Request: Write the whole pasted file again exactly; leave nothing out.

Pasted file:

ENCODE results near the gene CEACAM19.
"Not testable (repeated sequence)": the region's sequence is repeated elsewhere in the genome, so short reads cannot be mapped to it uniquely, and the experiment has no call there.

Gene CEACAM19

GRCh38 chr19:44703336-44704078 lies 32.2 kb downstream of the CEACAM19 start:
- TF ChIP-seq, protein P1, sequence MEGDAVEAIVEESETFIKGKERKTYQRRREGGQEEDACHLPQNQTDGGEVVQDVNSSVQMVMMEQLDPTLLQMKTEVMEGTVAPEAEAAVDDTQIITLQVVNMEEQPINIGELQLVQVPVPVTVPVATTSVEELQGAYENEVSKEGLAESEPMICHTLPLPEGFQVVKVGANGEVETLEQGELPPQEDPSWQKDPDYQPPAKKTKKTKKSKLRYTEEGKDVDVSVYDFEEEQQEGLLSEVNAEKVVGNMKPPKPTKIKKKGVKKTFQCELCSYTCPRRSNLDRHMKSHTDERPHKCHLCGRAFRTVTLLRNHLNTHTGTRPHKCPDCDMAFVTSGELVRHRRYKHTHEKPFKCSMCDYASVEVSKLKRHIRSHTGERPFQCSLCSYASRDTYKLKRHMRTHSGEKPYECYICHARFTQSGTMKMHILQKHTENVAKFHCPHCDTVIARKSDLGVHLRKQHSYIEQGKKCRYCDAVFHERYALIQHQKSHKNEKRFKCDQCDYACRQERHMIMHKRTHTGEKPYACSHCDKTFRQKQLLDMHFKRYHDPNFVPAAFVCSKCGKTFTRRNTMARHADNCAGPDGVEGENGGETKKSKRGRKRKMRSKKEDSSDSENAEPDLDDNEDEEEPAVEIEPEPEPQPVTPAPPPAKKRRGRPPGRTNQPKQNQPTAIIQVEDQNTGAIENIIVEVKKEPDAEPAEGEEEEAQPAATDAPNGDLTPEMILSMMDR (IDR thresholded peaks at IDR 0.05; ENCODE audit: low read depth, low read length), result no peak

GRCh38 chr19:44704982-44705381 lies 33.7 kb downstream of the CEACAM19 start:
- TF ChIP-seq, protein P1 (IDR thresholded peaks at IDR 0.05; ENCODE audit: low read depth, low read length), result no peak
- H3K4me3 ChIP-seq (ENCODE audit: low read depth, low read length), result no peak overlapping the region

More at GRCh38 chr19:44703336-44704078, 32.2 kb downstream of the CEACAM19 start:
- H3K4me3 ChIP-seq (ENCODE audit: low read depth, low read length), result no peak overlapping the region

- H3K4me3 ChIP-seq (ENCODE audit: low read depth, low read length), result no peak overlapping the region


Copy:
ENCODE results near the gene CEACAM19.
"Not testable (repeated sequence)": the region's sequence is repeated elsewhere in the genome, so short reads cannot be mapped to it uniquely, and the experiment has no call there.

Gene CEACAM19

GRCh38 chr19:44703336-44704078 lies 32.2 kb downstream of the CEACAM19 start:
- TF ChIP-seq, protein P1, sequence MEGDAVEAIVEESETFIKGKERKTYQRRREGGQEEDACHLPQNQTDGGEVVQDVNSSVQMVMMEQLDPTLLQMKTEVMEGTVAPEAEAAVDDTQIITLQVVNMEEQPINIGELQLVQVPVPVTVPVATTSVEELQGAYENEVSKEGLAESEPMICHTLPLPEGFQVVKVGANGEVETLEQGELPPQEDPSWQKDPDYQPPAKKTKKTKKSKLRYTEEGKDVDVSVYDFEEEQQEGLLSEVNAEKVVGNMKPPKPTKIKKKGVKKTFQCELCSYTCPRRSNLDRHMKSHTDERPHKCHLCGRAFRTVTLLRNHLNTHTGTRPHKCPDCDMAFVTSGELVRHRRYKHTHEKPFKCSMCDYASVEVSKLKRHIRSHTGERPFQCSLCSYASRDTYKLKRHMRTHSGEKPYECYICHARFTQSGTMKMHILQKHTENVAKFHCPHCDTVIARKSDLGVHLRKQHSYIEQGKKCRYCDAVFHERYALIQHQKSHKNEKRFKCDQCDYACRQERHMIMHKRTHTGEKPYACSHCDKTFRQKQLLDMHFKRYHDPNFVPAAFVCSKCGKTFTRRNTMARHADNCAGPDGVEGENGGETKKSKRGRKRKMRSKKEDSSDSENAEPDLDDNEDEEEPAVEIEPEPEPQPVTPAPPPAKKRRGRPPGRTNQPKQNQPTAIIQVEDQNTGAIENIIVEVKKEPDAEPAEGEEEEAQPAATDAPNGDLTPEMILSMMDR (IDR thresholded peaks at IDR 0.05; ENCODE audit: low read depth, low read length), result no peak

GRCh38 chr19:44704982-44705381 lies 33.7 kb downstream of the CEACAM19 start:
- TF ChIP-seq, protein P1 (IDR thresholded peaks at IDR 0.05; ENCODE audit: low read depth, low read length), result no peak
- H3K4me3 ChIP-seq (ENCODE audit: low read depth, low read length), result no peak overlapping the region

More at GRCh38 chr19:44703336-44704078, 32.2 kb downstream of the CEACAM19 start:
- H3K4me3 ChIP-seq (ENCODE audit: low read depth, low read length), result no peak overlapping the region

- H3K4me3 ChIP-seq (ENCODE audit: low read depth, low read length), result no peak overlapping the region